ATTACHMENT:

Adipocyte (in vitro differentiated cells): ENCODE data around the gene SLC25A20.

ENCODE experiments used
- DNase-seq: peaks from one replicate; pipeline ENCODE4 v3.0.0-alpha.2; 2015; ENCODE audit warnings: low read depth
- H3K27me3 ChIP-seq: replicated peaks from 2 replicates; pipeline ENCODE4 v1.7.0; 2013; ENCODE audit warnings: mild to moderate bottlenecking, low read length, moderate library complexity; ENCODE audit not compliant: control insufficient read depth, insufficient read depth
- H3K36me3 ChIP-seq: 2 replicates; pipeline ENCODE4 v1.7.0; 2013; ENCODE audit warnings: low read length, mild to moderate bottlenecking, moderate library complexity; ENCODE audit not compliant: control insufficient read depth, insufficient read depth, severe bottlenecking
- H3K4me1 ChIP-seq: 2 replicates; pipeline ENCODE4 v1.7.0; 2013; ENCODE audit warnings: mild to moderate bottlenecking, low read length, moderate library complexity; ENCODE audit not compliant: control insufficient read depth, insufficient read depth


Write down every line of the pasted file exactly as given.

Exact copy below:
Adipocyte (in vitro differentiated cells): ENCODE data around the gene SLC25A20.

ENCODE experiments used
- DNase-seq: peaks from one replicate; pipeline ENCODE4 v3.0.0-alpha.2; 2015; ENCODE audit warnings: low read depth
- H3K27me3 ChIP-seq: replicated peaks from 2 replicates; pipeline ENCODE4 v1.7.0; 2013; ENCODE audit warnings: mild to moderate bottlenecking, low read length, moderate library complexity; ENCODE audit not compliant: control insufficient read depth, insufficient read depth
- H3K36me3 ChIP-seq: 2 replicates; pipeline ENCODE4 v1.7.0; 2013; ENCODE audit warnings: low read length, mild to moderate bottlenecking, moderate library complexity; ENCODE audit not compliant: control insufficient read depth, insufficient read depth, severe bottlenecking
- H3K4me1 ChIP-seq: 2 replicates; pipeline ENCODE4 v1.7.0; 2013; ENCODE audit warnings: mild to moderate bottlenecking, low read length, moderate library complexity; ENCODE audit not compliant: control insufficient read depth, insufficient read depth